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Vancouver’s private sector steps up to fight homelessness

After donating $500,000 last December to help open Vancouver’s new emergency shelters, the Streetohome Foundation made its official launch on Tuesday with another $750,000 in private funding for the homeless.

At a launch event at the Downtown Eastside’s District 319 theatre, the foundation announced it will give $250,000 toward the renovation of the 72-unit London Hotel on Main Street, which was recently purchased by the provincial government, and $500,000 toward renovations of the Aboriginal Mothers’ Centre, which will help create 16 units of transitional supportive housing.

“These projects are illustrative of what can be accomplished by working together in partnership with government and the non-profit sector,” said Jae Kim, president of the Streetohome Foundation.

The Streetohome Foundation was created last April with $1.5 million in seed money from the province, the city and the Vancouver Foundation ($500,000 from each). Based on similar models in Calgary, Toronto and New York, the organization brings together governments, non-profits, citizens and, particularly, the private sector to end homelessness by 2015.

“There are certainly a lot of people in this community, especially the private sector, that have wanted to do something about [homelessness], they just really didn’t know how to go about it,” Frank Giustra, president and CEO of the multi-billon dollar merchant banking firm Fiore Financial Corporation and a Streetohome board member, told The Tyee. “So we’re going to give them the means to do that.”

Streetohome has attracted some of the most successful business leaders in Vancouver and its board and committee members are virtually a list of the city’s power elite. The foundation’s success will depend on its ability to get convince the city’s rich that they can help end homelessness.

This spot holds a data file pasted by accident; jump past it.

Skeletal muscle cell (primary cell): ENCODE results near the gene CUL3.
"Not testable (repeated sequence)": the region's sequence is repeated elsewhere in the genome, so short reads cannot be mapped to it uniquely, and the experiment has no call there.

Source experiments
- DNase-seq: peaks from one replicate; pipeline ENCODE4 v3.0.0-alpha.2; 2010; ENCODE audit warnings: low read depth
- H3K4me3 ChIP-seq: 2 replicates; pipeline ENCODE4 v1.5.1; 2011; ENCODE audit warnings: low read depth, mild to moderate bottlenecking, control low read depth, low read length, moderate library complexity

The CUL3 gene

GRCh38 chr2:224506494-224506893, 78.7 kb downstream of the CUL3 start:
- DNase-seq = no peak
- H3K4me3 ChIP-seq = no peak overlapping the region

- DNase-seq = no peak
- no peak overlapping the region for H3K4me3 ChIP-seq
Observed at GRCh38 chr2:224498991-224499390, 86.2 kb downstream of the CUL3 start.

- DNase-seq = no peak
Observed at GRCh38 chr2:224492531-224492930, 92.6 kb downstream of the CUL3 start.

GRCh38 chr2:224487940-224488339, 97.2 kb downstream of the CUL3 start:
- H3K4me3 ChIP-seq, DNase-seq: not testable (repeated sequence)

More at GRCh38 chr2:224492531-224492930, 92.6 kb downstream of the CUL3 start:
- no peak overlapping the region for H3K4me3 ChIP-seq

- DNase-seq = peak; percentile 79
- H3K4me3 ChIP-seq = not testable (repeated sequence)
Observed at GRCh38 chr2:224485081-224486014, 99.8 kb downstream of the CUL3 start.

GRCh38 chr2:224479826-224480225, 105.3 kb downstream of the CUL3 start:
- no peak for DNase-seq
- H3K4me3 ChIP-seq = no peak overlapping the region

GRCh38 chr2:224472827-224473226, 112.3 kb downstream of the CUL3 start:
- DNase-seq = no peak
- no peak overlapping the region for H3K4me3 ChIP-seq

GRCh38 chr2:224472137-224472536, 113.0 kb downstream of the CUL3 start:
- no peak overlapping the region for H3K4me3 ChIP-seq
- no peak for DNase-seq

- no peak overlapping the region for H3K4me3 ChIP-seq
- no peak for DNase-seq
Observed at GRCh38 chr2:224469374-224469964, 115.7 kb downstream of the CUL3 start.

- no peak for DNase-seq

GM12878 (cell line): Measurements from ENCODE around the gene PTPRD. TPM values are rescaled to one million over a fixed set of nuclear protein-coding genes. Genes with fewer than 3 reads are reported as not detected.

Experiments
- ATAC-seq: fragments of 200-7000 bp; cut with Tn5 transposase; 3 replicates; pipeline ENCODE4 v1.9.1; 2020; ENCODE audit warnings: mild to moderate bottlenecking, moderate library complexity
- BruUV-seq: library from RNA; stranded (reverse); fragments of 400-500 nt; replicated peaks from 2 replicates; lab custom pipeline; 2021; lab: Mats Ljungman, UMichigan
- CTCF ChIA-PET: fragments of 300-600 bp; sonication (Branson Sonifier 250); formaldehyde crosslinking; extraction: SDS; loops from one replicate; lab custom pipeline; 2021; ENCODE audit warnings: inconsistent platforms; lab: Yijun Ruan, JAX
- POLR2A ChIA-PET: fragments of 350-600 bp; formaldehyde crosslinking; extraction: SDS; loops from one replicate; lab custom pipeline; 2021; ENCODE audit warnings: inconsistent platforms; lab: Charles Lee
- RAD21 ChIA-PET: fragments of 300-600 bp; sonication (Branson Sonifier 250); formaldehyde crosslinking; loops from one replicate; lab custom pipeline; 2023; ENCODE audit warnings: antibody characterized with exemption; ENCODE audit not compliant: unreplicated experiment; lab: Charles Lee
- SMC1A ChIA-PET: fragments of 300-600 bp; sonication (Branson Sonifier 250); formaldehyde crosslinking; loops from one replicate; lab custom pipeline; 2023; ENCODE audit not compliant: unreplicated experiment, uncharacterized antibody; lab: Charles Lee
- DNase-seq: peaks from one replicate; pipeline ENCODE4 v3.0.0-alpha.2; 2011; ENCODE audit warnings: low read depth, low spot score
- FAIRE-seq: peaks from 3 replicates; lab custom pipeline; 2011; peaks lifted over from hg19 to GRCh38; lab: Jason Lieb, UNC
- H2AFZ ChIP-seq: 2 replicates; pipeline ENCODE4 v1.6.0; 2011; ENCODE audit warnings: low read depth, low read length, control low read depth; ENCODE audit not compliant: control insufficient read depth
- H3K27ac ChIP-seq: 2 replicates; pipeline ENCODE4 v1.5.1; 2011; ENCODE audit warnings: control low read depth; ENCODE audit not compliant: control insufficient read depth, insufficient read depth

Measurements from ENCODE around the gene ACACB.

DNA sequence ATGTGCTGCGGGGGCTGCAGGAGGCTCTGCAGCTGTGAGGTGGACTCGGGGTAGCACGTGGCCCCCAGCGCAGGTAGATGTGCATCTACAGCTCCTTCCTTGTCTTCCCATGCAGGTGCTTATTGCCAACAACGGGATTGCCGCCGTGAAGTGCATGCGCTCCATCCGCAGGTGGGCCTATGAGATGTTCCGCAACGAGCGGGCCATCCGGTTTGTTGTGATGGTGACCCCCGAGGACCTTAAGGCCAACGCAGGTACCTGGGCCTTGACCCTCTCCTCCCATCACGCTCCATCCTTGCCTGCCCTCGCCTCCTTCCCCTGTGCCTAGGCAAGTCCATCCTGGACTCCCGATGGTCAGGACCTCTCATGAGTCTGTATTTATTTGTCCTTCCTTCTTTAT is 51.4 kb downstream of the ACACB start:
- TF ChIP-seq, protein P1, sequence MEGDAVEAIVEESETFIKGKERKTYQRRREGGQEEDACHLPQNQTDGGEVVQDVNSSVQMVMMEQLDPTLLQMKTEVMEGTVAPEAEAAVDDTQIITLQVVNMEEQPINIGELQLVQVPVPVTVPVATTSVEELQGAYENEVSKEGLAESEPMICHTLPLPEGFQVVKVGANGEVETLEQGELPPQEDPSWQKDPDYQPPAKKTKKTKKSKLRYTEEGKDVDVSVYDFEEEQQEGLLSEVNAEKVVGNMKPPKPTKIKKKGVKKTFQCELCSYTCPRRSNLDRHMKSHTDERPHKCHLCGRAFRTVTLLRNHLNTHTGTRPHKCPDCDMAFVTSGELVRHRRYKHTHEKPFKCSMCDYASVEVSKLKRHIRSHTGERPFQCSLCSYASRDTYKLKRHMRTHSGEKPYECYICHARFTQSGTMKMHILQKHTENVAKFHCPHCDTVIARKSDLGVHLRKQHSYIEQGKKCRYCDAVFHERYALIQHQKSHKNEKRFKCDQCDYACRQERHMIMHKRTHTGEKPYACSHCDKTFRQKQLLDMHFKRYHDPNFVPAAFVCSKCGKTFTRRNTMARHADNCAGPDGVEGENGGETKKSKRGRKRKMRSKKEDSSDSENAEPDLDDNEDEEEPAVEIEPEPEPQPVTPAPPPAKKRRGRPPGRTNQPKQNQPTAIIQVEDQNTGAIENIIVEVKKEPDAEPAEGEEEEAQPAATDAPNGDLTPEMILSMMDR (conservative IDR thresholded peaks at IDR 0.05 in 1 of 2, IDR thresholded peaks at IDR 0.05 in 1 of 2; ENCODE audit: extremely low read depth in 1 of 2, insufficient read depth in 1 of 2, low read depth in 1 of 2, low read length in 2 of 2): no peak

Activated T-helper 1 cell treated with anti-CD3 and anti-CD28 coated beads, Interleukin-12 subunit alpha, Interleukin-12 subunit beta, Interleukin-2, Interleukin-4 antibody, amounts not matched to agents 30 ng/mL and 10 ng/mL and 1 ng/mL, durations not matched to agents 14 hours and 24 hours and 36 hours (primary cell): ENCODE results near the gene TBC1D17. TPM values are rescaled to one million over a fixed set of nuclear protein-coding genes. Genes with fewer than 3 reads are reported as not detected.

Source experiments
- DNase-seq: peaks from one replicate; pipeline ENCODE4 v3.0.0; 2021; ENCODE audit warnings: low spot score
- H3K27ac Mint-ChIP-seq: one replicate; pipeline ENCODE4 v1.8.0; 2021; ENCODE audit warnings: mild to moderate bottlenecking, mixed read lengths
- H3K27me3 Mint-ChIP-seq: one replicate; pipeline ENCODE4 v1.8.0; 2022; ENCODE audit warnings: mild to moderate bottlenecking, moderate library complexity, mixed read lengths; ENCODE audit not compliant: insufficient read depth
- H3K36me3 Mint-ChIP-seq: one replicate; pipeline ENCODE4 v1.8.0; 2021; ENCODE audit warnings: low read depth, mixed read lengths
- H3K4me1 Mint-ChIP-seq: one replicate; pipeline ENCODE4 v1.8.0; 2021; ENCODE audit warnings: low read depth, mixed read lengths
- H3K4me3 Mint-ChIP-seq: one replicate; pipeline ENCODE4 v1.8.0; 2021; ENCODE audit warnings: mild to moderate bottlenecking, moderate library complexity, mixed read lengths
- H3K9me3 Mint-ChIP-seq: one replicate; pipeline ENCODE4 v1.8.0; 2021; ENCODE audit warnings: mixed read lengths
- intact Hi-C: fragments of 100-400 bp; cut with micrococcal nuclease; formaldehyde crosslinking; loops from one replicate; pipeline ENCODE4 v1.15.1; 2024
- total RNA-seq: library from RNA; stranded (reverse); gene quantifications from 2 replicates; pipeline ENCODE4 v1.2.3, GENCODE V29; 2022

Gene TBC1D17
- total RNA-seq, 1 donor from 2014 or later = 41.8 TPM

The foundation is considered the brainchild of the controversial Vancouver Homelessness Funding Model report, which was written by Ken Dobell and Donald Fairbairn in 2007 for the City of Vancouver and called for the creation of a foundation to solicit private-sector funding for housing.

Opposition councillors and poverty advocates criticized the plan and Dobell would be later charged, and then discharged, by the province for failing to register as a lobbyist with the city. The Streetohome Foundation eventually became part of Sam Sullivan’s equally controversial Project Civil City.

“Sure, some of these ideas are recognizable from our report,” Dobell told The Tyee. “But what matters is that this foundation is bringing these ideas to life. They’re getting it done.”

While the idea of a private-sector organization funding housing projects was initially greeted with some scepticism, it now appears that the foundation’s deep pockets has generated broad-based support—the Streetohome’s committees include an equal mix of business, government and non-profit leaders.

“It’s fundamental, I think, to our success in dealing with the crisis of homelessness we have right now to have the community and to have the philanthropic community as partners in it—those who have extra wealth to share, those who are committed to putting that wealth to good purpose,” said Vancouver Mayor Gregor Robertson at the launch.

The shelter funding and the two new housing projects are part of Streetohome’s short-term strategy. The foundation is also developing a long-term strategy to end homelessness by 2015, which it plans to release later this spring.

Sean Condon is the editor of Megaphone Magazine. Tyee investigative editor Monte Paulsen contributed files to this story.

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